A winner of the Prix de Rome in 1750, Julien-David Le Roy was a historian and pensionnaire at the French Academy in Rome, where he had the opportunity to study its architecture firsthand. It was there that he learned of Stuart and Revett's proposed book and their trip to Greece in 1751-1753. Receiving permission from the Ottoman Turks in Constantinople, he himself hurried to Athens early in 1755, where for three hectic months he surveyed and drew the principal classical monuments there, including those on the Acropolis.
Dilatory by nature and preoccupied with a fitful architectural career, Stuart dallied and, although some plates had been engraved and work done on the text, the first volume still had not been completed when, in 1758, Le Roy published Les Ruines des plus Beaux Monuments de la Grèce. The next year, exasperated at the delay, Revett quit the undertaking. Stuart, too, must have been annoyed that he had allowed himself to be pre-empted by his rival, a Frenchman who had not even arrived in Athens until after he had departed more than a year before. (Even more maddening, an unauthorized version appeared in English the next year.) Critical of Le Roy's inaccurate drawings and perfunctory observations, Stuart set about completely revising his text to refute them. Four years later, in December 1762, the first volume of The Antiquities of Athens finally appeared.
In the preface, Stuart declared that he, at least, was determined "to avoid Haste, and System, those most dangerous enemies to accuracy and fidelity, for we had frequently, with great regret, observed their bad effects in many, otherwise excellent, Works of this kind." Railing against Le Roy, every misunderstanding and inaccuracy were itemized. There were insinuations of plagiarism and charges that descriptions had been taken from others and not made directly, as well as failures to recognize monuments for what they were (e.g., the gateway to the Roman Agora and Hadrian's Library).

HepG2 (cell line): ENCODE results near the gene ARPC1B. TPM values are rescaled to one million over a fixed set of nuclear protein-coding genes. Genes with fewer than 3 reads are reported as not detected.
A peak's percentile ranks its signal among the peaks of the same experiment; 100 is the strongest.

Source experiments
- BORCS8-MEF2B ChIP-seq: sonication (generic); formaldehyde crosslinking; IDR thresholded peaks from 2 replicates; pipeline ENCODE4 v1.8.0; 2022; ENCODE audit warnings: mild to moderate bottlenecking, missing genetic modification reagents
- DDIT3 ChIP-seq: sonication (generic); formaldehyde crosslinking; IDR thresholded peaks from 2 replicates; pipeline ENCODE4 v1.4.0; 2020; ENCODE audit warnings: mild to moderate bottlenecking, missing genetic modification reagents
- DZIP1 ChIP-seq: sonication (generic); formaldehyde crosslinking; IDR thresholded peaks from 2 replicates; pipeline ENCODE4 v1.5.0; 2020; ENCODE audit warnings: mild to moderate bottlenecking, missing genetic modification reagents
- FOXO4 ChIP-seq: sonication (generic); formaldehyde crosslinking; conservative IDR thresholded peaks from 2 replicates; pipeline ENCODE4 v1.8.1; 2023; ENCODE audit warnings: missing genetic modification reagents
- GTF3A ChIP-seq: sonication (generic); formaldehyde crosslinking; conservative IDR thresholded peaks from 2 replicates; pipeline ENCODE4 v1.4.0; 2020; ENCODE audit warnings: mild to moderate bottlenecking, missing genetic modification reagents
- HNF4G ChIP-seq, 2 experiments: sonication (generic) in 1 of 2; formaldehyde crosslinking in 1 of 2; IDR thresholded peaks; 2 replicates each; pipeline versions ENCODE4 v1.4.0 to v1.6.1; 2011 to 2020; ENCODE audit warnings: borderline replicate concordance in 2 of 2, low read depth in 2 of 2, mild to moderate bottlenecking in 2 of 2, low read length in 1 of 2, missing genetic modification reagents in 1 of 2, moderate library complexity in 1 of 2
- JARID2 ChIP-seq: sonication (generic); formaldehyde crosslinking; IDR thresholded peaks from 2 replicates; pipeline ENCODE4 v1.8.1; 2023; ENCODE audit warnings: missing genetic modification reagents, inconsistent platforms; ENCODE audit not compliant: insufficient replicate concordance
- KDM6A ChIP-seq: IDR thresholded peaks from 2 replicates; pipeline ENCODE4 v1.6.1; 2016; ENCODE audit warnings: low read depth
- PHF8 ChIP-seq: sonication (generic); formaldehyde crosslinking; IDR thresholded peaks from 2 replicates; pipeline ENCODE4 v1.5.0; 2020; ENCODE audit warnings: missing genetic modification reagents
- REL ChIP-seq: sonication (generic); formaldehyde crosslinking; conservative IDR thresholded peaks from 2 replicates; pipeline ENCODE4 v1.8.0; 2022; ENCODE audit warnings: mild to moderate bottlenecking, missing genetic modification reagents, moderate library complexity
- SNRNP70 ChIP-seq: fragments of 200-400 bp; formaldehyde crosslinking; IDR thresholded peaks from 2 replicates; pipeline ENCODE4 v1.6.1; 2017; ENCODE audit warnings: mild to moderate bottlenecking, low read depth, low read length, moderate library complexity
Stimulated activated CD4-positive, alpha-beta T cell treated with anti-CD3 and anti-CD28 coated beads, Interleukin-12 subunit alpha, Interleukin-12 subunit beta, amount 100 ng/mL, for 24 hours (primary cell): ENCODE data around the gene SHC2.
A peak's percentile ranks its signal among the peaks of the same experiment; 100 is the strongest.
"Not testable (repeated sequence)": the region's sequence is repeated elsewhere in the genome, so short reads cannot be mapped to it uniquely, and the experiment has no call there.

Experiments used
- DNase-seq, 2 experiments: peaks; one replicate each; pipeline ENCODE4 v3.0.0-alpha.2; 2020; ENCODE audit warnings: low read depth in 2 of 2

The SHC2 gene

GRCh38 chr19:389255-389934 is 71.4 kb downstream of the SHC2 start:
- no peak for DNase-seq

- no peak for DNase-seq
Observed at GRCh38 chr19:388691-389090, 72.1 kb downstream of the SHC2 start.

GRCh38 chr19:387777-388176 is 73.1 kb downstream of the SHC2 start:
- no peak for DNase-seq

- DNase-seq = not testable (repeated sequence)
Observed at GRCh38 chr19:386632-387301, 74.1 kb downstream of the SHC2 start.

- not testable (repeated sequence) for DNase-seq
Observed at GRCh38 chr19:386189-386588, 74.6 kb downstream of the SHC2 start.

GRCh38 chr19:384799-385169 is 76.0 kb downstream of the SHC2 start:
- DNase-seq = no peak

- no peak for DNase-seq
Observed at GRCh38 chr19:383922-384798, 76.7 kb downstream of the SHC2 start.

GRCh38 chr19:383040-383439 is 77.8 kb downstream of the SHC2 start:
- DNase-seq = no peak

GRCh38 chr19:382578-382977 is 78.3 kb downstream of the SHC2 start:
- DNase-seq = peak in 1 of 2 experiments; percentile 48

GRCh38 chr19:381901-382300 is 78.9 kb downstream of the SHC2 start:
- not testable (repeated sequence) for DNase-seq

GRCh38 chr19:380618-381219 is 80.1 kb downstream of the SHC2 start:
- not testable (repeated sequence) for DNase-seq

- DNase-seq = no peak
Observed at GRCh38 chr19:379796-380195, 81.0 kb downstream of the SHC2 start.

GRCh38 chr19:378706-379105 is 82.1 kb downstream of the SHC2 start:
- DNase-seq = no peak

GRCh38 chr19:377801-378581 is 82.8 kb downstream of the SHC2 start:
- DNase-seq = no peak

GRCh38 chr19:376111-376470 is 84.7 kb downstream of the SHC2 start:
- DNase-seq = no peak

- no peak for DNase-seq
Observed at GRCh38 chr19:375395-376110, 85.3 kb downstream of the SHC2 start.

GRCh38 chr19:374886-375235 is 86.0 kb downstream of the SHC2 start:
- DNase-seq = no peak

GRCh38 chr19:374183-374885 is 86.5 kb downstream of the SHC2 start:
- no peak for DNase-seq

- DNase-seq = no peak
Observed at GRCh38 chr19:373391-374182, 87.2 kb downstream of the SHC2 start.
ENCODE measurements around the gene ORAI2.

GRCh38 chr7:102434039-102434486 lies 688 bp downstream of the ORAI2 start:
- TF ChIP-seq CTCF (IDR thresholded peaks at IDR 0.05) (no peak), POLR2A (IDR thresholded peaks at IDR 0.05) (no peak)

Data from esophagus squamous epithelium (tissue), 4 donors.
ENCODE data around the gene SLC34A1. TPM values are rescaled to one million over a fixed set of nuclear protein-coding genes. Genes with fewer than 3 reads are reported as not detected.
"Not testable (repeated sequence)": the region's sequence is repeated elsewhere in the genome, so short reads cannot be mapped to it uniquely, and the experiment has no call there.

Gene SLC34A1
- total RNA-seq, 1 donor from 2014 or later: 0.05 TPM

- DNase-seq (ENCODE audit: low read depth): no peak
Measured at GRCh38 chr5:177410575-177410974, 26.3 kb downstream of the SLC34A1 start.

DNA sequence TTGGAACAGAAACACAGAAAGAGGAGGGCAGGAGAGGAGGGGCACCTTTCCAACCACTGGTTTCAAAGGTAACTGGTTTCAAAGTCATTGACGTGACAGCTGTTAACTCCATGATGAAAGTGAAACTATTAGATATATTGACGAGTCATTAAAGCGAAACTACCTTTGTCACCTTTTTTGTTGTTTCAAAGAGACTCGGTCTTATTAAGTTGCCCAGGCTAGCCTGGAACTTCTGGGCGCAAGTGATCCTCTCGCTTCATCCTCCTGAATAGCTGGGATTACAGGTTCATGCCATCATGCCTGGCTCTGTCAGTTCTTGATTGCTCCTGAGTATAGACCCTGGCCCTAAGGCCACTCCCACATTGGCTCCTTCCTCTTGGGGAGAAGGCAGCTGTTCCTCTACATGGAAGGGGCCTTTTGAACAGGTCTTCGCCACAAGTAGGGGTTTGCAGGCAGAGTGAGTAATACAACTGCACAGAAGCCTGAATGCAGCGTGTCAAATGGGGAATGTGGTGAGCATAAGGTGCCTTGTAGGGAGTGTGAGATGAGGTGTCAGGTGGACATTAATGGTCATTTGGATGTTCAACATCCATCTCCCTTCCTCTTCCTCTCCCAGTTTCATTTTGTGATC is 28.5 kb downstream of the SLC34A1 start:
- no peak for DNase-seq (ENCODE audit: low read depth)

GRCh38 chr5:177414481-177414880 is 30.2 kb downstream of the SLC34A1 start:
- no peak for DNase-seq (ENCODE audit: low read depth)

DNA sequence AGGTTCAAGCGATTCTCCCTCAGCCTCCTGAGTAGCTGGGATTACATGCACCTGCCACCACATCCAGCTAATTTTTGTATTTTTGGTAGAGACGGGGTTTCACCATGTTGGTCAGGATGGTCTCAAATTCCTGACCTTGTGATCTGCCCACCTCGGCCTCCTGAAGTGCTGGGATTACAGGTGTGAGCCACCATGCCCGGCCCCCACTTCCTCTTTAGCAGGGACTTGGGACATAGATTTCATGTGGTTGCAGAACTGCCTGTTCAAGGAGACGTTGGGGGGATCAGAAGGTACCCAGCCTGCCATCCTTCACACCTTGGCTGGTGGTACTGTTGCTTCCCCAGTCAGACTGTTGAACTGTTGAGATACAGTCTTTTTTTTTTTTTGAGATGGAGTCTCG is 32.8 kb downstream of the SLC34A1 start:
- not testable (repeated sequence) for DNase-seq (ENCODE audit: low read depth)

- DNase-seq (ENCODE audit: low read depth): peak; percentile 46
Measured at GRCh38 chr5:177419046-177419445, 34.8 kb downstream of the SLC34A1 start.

Le Roy's drawing of the Horologion above is an example of Stuart's criticism.
"That figure...he informs us, represents Sciron or the North-West Wind; in this the uppermost Vest with Sleeves is omitted, and of Consequence the Arms are naked; besides this, the Position of the Legs is changed, and an Arm is added that is not in the Original. On the right Hand of this Figure, says Mons. Le Roy, is Zephyrus, and the left Boreas: Zephyrus, he tells us in his Description, is a young Man with his Stomach and Legs naked, carrying Flowers in his Mantle: but in this View, he has represented him with a venerable Beard, clothed in a Vest and without his Mantle; when in the Original he has a Mantle and no Vest. The Figure of Boreas like the former bears little Resemblance to the Original; the Position of the Head, the Legs and the Arms, are very different from it; he has moreover omitted his Conch-Shell, his uppermost Vest, and his Mantle. On the Cymatium of the Cornice, human Faces are placed by Mons. Le Roy; these he supposes represent the twenty-four Winds into which the Romans divided their Compass. As they are very entire, it might easily have been discovered that they are not the Heads of Men, but of Lions; and that they only serve for Spouts" (p. 24)